Heritage Auctions must be delighted by the highly auspicious result achieved by the firm’s December Hong Kong sale. The 452 coin lots realized $4,238,047, or $9,376 apiece. Seven fetched more than $100,000 each, with a further 73 taking between $10,000 and $99,999.
In many ways, this auction was an anniversary event. Heritage opened an HK office in mid-2015. Their first HK sale was in December 2015. It grossed $2.75 million. Two years down the track, the combined receipts from both coins and currency in December 2017 was around $5.4 million.
A substantial portion of that total was contributed by one coin: a super rare dragon and phoenix proof pattern gold ¥200 dated 1989. Struck at the Shenyang mint, the coin was presumably produced as a trial for the 1990 dragon and phoenix 200-yuan issue, KM-320.
The 1989 date is unlisted in the Standard Catalog of World Coins or Cheng, and the Heritage cataloger was aware of just two other examples, placing these pieces among the foremost rarities of People’s Republic coinage. Toss in a grade of PR69 Ultra Cameo from Numismatic Guaranty Corporation and you can explain why one collector paid $408,000 for the current example.
That price compares with one sold in Switzerland last year for CHF105,000 [$105,390] and the $253,000 paid for a gold ¥200 (1989) and silver ¥20 (1990) set at a Heritage sale in 2011.
A front-facing imperial dragon provided a distinctive reverse for many late imperial and some early republican milled silver coins. Collecting these dragon dollars is a popular theme in Chinese numismatics, with serious money paid for high-grade examples of the rarer coins. This was well demonstrated in the Heritage sale when four such coins commanded prices in excess of $100,000.
Top of the line was an undated proof pattern Kiang Nan, Kuang-hsu, plain edge dollar c. 1897 (L&M-210, Kann-66). It is the highest denomination of a set of five commissioned from Birmingham’s Heaton Mint. A very small number were struck and shipped along with the dies to the Nanking Mint, where they were used to produce coins for circulation once a security edge had been added. Graded PF65 NGC, the dollar fetched a very easy $240,000.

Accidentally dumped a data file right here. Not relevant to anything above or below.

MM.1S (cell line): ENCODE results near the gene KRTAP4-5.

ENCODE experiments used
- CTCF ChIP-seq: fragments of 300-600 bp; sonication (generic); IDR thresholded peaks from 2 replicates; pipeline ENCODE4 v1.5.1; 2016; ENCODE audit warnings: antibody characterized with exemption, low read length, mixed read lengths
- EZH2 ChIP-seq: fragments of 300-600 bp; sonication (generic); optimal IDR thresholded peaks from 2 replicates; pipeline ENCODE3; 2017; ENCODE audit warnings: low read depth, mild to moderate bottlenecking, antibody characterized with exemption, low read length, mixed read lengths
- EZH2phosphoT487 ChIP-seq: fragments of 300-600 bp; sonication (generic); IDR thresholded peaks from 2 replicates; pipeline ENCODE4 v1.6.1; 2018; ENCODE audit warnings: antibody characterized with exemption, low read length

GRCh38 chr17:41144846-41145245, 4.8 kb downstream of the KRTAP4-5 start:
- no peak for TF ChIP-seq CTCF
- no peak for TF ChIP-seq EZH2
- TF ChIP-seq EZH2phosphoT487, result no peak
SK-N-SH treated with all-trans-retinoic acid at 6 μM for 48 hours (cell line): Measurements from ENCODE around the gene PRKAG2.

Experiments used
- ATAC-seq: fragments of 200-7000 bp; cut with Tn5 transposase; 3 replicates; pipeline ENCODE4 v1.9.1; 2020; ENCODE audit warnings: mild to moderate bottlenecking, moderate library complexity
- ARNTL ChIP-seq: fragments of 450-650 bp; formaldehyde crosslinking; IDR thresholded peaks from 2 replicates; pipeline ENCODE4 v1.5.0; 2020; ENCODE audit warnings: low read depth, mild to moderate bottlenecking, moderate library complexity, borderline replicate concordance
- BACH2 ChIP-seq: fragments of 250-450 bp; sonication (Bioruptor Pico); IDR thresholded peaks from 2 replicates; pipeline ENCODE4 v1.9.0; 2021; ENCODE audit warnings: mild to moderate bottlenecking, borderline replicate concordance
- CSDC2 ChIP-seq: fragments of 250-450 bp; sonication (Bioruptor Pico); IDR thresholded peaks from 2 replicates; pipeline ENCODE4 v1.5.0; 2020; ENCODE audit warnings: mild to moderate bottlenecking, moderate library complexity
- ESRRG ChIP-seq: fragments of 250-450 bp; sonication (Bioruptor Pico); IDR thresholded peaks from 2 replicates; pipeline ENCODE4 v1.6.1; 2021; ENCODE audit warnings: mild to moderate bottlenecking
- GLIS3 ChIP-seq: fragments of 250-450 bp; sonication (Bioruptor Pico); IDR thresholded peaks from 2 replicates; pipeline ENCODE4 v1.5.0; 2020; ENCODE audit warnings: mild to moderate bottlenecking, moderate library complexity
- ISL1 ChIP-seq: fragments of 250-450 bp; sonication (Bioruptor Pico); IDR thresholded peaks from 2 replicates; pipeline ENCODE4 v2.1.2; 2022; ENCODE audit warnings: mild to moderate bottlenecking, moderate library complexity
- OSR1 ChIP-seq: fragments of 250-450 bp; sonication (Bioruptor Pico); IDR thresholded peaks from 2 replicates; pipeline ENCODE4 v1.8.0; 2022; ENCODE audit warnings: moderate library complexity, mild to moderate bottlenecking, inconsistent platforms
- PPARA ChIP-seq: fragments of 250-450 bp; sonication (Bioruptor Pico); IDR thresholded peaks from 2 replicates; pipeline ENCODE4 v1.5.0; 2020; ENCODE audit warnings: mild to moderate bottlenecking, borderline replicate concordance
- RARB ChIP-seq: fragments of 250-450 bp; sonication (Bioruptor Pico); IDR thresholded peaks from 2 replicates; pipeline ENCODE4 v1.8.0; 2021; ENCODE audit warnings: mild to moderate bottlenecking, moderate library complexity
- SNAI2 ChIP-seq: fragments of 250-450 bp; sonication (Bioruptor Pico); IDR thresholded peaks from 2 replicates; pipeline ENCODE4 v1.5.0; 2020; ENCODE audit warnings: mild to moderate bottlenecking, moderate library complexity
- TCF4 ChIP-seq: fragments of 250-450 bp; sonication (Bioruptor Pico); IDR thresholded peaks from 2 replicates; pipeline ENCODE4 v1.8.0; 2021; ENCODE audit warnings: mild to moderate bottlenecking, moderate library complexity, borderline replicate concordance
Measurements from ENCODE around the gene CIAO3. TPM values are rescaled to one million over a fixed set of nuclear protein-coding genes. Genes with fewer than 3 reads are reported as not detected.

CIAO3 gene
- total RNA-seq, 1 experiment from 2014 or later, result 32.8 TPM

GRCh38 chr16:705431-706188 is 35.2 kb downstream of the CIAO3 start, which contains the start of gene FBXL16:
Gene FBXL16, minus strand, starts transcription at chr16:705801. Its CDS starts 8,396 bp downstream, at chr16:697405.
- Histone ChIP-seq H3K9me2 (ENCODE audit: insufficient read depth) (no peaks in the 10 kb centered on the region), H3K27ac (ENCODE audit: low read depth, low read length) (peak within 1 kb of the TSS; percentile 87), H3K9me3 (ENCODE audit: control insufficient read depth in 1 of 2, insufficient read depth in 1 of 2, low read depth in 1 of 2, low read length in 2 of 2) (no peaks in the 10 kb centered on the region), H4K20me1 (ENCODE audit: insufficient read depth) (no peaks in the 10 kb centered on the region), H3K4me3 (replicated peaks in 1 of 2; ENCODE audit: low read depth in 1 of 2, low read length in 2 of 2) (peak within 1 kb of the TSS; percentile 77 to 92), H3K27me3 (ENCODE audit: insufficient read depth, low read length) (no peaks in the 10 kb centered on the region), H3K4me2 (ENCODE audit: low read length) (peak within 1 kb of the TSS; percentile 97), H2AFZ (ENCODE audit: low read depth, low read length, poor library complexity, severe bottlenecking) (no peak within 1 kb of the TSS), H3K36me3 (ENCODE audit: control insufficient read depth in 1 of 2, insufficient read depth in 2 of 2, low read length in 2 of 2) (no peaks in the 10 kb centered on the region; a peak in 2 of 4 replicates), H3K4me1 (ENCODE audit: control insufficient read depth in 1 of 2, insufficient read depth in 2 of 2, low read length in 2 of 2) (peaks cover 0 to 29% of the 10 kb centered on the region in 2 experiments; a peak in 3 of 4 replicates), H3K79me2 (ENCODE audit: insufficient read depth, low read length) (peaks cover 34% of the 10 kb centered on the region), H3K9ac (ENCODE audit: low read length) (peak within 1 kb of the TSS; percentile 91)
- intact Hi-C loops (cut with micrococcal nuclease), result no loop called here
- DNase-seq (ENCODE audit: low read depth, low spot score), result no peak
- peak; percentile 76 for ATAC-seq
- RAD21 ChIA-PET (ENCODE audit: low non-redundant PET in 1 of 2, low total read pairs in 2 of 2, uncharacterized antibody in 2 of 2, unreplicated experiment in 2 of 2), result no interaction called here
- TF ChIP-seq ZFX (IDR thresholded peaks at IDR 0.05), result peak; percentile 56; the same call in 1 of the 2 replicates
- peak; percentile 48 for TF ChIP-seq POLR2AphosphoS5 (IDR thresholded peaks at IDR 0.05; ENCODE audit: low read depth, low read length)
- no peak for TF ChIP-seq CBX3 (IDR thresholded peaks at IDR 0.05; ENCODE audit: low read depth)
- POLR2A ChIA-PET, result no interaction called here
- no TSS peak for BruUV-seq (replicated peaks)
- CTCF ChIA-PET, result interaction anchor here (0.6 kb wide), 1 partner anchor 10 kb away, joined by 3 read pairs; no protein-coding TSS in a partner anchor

Other top-selling dragons included an Anhwei, Kuang-hsu, dollar ND of 1897 struck at the Anking mint (KM-Y45, L&M-195, Kann-49). In desirable MS66 NGC, it ran away to $192,000.
One of that dragon’s siblings figured in gold on a rare pattern Kuping tael of 1907 (KM-Pn302, L&M-1024, Kann-1541). In MS63 NGC, it realized $150,000.
And yet another face-on dragon starred on a second Heaton Mint specimen, a Kwangtung, Kuang-hsu silver trial 50 cents c. 1889 (KM-Y197, L&M-124, Kann-17). It had no problems fetching $102,000 graded SP67 NGC.
A 22.8 mm, 7.765 g gold double obverse mule $10 showing Yuan Shikai dated Year 3 of the Republic (1914), struck from two separate but identical pattern dies scaled down from those used for similar Year 3 silver dollars (KM-Y239), sold for $36,000. Professional Coin Grading Service called it AU55. It came accompanied by a 1970s flip from Henry Christensen.
Full catalog details and prices realized are available at the Heritage website: www.ha.com.
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More Collecting Resources
• The Standard Catalog of World Coins, 1901-2000 is your guide to images, prices and information on coinage of the 1900s.
• The 1800s were a time of change for many, including in coin production. See how coin designs grew during the time period in the Standard Catalog of World Coins, 1801-1900 .